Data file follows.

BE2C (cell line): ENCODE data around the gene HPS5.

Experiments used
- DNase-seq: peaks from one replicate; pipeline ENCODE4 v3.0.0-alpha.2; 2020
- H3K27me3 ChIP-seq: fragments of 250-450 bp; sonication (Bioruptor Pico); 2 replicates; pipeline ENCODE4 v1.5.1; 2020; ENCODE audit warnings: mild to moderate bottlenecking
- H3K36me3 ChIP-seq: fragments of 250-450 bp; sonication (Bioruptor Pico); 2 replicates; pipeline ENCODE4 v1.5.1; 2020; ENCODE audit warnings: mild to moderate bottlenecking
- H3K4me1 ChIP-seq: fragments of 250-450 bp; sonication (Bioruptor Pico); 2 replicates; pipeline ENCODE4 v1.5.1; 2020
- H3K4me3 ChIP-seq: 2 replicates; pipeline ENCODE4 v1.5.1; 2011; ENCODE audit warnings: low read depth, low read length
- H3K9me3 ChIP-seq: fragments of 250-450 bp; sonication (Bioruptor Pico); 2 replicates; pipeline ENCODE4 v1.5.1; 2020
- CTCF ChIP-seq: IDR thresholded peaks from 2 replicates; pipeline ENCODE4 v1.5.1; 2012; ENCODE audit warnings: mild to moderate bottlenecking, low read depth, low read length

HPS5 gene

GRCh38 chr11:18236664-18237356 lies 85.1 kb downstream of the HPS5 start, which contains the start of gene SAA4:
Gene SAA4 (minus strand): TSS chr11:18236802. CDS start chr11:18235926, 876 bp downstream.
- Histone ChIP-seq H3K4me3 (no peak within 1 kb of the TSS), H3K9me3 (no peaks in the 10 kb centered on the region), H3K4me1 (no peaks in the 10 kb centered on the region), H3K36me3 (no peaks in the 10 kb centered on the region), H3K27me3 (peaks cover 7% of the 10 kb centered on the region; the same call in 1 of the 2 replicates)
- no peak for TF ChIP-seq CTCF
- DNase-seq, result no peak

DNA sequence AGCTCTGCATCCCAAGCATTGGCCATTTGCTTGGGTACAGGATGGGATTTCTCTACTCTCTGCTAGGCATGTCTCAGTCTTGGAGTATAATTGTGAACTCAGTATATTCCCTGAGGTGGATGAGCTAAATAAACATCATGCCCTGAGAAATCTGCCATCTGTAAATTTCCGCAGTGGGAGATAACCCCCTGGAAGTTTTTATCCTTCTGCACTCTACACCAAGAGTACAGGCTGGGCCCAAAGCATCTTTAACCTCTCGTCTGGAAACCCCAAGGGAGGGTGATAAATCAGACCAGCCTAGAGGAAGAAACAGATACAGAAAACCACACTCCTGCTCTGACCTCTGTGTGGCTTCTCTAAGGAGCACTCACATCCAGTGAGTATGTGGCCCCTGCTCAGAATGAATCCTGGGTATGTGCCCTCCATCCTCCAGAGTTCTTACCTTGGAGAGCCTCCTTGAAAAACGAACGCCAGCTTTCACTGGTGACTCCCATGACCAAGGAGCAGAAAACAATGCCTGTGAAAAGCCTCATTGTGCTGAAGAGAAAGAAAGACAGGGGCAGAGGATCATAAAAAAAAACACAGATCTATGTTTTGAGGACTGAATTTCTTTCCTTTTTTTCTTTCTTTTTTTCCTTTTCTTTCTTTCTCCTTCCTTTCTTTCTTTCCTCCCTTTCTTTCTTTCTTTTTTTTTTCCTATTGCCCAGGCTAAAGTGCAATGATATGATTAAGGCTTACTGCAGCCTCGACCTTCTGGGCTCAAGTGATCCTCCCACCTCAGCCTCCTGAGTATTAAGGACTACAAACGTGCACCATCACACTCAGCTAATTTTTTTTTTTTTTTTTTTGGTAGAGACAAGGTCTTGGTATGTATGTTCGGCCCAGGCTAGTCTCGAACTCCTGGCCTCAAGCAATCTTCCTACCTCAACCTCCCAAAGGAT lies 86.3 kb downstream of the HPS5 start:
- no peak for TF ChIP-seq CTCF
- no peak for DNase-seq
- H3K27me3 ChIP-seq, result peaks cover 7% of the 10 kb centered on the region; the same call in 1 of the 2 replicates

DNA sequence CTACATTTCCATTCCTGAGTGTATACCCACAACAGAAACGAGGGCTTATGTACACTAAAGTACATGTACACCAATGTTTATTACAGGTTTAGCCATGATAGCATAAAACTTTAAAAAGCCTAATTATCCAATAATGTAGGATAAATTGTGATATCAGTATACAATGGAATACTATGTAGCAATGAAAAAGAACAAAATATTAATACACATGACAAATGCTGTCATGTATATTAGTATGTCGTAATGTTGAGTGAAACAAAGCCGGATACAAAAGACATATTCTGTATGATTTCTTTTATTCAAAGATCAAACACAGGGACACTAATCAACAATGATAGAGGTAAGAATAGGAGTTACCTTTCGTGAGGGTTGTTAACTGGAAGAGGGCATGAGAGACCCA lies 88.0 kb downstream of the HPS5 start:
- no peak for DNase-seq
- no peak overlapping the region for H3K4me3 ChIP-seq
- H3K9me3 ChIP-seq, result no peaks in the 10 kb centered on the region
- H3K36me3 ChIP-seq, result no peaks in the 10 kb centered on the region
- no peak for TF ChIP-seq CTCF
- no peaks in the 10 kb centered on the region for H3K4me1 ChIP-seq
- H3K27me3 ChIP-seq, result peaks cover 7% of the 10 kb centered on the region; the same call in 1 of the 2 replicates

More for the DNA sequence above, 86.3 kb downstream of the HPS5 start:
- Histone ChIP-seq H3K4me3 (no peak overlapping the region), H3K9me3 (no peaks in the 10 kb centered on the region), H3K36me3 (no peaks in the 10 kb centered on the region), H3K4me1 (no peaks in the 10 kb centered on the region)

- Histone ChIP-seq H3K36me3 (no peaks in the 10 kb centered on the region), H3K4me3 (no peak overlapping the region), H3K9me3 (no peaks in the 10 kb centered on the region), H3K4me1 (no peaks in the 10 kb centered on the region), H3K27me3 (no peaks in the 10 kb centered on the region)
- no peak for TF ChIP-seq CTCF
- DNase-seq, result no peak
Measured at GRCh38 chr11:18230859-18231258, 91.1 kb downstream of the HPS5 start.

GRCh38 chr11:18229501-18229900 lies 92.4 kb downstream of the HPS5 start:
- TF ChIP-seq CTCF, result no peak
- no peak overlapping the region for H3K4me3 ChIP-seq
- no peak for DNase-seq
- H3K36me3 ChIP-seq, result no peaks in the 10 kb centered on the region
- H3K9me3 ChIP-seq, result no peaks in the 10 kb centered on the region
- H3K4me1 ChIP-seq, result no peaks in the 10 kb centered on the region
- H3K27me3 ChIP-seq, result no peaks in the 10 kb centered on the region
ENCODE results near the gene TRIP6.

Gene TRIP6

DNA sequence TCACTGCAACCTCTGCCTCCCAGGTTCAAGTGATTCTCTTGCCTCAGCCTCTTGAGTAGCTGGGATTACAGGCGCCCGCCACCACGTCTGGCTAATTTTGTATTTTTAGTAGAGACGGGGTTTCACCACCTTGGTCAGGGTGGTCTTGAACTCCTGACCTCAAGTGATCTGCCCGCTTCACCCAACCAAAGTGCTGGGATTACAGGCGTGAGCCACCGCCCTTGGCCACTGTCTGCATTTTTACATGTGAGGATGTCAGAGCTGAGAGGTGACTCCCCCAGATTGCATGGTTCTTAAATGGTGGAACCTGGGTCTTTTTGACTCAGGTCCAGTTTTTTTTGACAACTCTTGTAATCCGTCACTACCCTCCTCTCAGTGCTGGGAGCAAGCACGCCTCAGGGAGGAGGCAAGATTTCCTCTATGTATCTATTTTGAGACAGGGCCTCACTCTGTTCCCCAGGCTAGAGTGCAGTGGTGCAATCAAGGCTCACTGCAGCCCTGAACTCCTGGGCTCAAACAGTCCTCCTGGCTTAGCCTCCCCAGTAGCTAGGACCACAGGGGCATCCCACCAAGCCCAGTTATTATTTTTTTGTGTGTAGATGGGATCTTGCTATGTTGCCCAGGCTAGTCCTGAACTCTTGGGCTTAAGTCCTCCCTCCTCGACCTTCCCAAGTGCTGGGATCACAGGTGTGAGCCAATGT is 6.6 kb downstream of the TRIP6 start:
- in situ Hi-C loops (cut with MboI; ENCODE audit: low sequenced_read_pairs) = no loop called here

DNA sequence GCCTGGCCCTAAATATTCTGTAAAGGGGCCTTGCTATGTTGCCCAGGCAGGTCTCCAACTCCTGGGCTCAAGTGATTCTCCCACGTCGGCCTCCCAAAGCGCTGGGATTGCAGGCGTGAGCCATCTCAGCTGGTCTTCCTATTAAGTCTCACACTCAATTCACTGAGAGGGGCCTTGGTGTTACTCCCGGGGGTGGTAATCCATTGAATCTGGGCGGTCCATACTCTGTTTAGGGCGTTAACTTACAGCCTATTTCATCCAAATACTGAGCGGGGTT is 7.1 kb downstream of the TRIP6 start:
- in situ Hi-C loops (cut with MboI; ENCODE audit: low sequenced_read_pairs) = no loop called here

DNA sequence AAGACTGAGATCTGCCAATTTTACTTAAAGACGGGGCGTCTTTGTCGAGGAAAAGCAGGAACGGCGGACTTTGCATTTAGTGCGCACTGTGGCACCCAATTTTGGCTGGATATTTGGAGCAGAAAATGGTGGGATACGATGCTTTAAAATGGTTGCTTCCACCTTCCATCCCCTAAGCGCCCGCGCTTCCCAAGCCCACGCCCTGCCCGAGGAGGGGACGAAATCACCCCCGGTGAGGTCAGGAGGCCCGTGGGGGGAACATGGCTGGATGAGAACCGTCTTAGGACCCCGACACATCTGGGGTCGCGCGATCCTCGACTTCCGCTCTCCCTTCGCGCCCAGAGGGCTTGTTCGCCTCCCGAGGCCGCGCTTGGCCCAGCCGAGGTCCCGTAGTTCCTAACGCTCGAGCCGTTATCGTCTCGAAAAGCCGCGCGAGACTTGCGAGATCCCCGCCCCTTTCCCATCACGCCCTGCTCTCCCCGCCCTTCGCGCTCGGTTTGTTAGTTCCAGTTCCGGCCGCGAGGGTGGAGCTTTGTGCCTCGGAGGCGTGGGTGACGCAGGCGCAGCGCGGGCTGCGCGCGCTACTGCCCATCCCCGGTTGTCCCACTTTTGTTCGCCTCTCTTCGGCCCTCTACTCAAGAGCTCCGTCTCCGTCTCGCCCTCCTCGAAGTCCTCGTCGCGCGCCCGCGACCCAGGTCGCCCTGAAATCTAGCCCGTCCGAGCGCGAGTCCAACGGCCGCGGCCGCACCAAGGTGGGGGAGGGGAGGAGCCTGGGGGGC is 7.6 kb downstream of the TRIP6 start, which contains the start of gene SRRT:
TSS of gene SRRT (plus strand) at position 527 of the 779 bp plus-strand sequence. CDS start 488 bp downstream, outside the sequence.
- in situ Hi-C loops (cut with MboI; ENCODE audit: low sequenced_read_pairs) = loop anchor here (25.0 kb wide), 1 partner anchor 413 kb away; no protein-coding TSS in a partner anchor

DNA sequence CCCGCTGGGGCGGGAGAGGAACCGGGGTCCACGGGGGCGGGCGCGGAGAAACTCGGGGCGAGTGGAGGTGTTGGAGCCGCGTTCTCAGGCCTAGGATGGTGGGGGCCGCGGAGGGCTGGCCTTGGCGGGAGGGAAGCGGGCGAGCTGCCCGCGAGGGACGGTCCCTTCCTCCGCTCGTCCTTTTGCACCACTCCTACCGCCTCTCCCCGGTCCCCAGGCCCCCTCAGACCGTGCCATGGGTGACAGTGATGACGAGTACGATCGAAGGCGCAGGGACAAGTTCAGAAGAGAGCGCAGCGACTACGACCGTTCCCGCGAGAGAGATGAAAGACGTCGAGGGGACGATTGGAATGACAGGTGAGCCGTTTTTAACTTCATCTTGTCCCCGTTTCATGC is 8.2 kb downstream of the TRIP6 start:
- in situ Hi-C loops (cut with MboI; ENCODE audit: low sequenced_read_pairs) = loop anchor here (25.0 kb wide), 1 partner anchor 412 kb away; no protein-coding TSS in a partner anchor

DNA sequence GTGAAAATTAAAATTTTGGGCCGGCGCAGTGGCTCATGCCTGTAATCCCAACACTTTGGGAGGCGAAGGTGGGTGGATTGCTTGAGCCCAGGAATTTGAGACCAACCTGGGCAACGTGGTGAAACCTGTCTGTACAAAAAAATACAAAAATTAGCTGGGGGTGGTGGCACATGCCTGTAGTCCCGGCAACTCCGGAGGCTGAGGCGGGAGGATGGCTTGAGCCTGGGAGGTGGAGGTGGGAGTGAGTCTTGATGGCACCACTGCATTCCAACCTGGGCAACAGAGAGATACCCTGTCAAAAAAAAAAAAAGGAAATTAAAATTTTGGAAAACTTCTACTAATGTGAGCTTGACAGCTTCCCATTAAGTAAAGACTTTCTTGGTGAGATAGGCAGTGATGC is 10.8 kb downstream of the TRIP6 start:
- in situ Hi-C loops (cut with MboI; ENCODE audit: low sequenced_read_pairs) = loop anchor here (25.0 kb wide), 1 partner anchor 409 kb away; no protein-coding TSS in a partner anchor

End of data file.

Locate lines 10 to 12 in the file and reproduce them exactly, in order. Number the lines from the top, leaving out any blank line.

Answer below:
HPS5 gene

GRCh38 chr11:18236664-18237356 lies 85.1 kb downstream of the HPS5 start, which contains the start of gene SAA4:
Gene SAA4 (minus strand): TSS chr11:18236802. CDS start chr11:18235926, 876 bp downstream.